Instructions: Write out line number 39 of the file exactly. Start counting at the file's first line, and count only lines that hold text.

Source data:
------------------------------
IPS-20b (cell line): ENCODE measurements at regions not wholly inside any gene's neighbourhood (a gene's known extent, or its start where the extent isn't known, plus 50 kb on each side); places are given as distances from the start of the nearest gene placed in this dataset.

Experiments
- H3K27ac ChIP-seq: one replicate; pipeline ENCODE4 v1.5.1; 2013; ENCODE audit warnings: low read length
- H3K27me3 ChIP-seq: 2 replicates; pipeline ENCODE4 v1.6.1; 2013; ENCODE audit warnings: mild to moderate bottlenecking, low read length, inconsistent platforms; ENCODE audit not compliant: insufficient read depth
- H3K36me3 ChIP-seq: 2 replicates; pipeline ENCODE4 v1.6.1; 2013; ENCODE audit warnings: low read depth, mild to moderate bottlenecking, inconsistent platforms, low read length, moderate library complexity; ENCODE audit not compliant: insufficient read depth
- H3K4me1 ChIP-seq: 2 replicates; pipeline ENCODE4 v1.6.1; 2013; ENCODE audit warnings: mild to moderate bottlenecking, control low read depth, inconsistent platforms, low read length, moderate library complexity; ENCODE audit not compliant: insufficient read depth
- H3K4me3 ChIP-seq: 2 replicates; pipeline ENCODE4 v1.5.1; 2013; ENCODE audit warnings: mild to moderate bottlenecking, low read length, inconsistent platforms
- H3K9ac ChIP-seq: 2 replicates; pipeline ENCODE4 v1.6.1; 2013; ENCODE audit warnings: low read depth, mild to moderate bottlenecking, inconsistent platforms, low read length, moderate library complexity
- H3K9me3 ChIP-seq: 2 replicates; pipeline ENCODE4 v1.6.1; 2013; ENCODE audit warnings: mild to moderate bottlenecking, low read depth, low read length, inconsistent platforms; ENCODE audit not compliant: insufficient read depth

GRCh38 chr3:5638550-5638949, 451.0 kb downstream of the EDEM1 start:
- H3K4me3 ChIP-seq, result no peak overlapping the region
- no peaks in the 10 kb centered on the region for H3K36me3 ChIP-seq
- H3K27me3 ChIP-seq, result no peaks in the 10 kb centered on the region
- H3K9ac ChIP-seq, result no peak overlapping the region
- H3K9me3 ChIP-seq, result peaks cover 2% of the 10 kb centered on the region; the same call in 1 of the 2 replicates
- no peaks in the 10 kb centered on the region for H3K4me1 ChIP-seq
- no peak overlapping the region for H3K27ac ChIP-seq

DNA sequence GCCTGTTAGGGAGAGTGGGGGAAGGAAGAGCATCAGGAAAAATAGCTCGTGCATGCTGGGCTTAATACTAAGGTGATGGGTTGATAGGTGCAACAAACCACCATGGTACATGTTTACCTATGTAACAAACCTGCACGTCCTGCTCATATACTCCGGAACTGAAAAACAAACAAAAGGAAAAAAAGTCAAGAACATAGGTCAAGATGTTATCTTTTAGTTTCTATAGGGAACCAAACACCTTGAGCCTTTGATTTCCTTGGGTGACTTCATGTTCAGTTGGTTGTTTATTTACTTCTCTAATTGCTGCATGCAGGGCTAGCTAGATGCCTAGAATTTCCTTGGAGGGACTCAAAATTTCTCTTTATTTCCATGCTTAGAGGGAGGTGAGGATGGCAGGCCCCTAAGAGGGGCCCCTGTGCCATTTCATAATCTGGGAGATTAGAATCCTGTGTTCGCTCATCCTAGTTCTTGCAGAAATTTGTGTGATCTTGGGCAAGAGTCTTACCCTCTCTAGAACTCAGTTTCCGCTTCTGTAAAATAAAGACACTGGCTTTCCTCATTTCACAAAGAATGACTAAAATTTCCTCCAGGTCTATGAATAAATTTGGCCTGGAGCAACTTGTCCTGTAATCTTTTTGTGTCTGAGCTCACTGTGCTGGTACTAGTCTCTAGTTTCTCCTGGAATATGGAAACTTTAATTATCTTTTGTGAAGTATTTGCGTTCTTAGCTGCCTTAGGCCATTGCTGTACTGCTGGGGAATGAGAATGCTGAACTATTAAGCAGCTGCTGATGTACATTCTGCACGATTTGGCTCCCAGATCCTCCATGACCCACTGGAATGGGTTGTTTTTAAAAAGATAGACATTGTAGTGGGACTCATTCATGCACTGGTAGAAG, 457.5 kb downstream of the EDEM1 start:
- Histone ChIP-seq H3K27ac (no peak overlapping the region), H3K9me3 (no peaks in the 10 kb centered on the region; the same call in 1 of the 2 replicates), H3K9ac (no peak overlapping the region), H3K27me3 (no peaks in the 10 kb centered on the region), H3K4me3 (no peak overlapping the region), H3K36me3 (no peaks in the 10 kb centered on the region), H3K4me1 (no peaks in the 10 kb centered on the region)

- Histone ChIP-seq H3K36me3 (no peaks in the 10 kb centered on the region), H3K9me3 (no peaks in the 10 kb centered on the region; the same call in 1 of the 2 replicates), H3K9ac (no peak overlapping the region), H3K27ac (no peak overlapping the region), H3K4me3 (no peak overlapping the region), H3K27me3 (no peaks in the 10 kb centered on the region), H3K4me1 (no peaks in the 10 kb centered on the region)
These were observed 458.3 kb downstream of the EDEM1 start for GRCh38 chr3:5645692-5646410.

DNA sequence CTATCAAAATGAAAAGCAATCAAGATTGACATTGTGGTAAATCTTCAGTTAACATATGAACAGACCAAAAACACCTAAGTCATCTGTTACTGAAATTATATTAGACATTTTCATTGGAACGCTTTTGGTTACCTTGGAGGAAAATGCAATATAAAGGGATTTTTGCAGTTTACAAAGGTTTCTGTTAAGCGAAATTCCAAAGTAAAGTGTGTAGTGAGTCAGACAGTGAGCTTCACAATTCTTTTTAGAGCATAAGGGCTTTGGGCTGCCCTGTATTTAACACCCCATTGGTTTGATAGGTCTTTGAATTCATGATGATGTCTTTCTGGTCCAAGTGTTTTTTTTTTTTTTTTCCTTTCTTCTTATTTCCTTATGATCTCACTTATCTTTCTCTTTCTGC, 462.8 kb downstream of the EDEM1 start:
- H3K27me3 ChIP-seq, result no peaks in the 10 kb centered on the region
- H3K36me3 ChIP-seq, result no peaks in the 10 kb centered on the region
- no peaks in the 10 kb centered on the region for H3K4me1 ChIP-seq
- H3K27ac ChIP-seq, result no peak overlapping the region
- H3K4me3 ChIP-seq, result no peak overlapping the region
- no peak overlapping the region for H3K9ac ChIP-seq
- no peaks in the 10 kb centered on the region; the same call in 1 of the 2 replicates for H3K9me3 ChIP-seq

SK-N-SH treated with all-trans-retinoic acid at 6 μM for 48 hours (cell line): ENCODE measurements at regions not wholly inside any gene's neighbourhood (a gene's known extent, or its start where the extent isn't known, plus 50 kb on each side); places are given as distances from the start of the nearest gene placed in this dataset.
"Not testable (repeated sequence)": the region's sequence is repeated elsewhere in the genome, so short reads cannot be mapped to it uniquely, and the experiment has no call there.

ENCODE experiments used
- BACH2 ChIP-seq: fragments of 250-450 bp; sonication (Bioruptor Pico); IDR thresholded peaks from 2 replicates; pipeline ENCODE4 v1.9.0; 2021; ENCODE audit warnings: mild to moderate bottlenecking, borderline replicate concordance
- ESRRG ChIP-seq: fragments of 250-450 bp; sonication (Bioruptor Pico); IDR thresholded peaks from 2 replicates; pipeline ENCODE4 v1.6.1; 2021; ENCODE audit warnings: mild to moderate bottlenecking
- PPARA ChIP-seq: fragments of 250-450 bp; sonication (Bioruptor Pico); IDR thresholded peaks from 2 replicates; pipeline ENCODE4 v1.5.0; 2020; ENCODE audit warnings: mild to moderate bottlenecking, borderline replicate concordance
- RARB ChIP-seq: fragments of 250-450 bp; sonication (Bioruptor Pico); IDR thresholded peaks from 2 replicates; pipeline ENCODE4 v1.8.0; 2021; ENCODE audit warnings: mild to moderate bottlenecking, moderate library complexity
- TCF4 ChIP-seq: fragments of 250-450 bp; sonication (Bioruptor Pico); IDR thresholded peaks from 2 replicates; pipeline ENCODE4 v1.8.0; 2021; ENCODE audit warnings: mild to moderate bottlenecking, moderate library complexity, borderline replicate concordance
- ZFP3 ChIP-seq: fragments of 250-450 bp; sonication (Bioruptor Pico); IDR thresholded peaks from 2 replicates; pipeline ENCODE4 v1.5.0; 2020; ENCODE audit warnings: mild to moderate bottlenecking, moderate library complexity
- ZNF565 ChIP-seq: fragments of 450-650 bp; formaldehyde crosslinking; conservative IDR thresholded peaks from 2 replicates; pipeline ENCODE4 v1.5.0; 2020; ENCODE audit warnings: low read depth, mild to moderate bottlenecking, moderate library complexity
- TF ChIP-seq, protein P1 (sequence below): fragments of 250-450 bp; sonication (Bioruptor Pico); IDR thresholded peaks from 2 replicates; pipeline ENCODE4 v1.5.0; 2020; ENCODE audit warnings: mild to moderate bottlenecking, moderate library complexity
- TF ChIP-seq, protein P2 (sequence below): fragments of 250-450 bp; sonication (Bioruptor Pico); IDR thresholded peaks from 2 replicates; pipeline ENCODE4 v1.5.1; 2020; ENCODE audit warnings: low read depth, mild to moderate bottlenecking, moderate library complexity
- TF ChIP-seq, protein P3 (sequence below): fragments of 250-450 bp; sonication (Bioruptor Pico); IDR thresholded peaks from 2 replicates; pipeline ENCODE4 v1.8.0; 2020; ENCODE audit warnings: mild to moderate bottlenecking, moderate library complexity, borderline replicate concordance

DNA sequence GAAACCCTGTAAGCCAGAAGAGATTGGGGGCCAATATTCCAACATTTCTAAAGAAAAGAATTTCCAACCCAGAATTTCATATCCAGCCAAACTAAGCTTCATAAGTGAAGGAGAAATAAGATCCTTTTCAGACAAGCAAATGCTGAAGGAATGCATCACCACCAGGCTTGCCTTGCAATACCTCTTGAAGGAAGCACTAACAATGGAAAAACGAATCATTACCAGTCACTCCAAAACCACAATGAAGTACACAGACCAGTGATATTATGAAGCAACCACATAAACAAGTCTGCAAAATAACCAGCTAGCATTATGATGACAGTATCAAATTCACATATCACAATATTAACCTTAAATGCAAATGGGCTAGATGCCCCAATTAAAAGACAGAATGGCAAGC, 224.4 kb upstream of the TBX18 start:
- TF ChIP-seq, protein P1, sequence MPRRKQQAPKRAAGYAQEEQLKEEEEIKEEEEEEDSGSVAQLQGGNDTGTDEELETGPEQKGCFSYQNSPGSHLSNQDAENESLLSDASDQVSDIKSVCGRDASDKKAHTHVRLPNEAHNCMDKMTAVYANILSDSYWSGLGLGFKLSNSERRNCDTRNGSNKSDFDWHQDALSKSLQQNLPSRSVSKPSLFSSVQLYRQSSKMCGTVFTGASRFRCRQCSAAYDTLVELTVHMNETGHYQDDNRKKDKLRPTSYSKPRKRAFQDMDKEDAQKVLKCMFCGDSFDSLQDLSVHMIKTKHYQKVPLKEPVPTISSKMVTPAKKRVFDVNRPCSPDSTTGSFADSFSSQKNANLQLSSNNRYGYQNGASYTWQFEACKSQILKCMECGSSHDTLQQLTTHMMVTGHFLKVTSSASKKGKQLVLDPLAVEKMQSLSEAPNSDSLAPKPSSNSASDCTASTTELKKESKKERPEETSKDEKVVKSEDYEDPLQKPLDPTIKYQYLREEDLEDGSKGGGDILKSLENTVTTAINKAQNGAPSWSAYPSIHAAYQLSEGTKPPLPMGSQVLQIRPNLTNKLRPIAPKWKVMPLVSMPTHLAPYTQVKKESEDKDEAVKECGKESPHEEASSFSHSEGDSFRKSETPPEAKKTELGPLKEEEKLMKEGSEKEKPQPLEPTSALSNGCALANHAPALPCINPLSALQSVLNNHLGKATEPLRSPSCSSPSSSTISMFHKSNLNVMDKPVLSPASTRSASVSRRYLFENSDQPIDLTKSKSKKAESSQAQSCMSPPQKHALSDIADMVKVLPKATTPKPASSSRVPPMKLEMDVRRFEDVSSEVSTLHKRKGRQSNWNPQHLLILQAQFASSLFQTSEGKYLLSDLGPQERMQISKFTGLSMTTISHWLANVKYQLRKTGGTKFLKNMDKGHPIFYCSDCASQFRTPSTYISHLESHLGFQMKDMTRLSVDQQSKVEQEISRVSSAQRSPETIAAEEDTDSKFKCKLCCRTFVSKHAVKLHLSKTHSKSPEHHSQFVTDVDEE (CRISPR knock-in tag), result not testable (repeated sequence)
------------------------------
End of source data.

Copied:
- ZNF565 ChIP-seq: fragments of 450-650 bp; formaldehyde crosslinking; conservative IDR thresholded peaks from 2 replicates; pipeline ENCODE4 v1.5.0; 2020; ENCODE audit warnings: low read depth, mild to moderate bottlenecking, moderate library complexity